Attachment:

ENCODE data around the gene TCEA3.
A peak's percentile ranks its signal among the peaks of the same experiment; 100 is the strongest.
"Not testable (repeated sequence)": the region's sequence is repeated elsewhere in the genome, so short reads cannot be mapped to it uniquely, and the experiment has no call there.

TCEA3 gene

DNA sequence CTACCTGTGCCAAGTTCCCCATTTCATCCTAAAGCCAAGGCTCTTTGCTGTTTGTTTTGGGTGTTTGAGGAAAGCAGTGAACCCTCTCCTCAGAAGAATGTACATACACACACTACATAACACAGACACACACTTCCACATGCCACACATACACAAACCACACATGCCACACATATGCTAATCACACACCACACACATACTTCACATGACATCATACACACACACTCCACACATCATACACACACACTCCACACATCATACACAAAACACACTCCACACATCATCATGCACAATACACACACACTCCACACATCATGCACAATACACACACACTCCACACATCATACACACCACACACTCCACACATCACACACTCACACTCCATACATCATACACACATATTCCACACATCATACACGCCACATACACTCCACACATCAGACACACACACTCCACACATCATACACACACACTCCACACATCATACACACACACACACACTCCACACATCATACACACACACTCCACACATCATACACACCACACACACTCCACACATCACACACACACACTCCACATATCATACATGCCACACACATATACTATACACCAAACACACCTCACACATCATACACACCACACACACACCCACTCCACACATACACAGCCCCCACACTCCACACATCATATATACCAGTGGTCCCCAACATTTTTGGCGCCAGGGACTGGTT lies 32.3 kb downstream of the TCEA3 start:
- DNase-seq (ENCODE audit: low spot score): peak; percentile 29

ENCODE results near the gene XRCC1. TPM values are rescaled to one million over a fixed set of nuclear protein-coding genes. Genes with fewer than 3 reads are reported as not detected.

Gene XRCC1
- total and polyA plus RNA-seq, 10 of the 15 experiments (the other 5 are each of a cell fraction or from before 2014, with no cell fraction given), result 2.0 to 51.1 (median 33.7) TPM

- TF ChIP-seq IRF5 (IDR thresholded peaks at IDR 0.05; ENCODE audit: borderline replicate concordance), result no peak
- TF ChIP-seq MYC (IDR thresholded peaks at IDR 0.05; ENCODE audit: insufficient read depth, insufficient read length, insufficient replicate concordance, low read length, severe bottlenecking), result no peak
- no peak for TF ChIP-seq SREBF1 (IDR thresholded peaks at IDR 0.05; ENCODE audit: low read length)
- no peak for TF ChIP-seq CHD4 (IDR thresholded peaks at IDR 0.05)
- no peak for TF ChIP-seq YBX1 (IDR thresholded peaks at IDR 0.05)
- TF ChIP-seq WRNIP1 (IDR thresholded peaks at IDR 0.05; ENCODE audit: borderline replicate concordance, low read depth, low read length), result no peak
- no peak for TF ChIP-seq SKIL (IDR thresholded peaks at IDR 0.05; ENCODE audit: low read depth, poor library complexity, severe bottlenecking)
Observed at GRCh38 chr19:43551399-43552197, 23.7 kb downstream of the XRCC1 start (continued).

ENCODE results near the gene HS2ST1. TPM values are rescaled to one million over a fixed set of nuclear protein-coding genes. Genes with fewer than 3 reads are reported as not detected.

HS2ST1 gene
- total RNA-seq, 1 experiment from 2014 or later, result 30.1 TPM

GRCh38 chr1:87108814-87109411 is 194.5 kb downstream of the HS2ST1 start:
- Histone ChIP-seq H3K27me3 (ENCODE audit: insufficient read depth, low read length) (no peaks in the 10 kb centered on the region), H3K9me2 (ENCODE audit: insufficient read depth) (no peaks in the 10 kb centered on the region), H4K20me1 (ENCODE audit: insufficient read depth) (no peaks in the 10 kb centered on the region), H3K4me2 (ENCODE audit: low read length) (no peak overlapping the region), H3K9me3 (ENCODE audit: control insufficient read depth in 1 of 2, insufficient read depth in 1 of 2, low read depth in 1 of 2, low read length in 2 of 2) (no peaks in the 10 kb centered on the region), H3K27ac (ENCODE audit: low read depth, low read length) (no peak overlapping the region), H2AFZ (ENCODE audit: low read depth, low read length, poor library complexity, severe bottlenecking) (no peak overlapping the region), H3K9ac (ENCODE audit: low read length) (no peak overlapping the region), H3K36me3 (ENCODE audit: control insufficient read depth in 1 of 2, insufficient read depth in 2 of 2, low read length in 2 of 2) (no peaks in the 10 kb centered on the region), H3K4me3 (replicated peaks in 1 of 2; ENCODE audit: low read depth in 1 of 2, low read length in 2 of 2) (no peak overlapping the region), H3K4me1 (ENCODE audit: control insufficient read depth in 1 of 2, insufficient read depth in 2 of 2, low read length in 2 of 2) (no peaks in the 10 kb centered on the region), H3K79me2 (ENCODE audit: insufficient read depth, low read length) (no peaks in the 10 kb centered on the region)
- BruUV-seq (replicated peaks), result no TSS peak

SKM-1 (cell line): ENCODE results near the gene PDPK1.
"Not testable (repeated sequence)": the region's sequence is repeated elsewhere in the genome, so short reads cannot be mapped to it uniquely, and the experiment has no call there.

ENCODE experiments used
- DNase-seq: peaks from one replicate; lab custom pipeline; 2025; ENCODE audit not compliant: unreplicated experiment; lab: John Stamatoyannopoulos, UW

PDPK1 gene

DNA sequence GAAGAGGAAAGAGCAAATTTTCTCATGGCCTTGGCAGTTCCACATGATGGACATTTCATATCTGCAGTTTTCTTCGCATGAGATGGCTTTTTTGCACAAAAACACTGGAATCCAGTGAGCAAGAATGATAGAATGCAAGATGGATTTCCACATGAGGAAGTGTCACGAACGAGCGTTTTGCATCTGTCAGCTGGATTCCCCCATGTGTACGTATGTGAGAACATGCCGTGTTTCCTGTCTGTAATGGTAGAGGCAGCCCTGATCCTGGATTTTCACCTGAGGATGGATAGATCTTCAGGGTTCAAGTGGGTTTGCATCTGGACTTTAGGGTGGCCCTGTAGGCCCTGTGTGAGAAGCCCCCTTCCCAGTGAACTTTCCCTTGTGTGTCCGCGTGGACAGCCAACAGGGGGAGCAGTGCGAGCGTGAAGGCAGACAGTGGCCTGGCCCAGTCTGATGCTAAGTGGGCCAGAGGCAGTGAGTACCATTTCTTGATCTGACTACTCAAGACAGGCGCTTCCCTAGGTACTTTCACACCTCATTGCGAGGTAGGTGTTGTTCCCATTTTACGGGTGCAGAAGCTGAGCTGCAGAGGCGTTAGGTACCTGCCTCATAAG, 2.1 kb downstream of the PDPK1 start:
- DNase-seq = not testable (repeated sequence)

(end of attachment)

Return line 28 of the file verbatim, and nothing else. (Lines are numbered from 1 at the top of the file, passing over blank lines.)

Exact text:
PDPK1 gene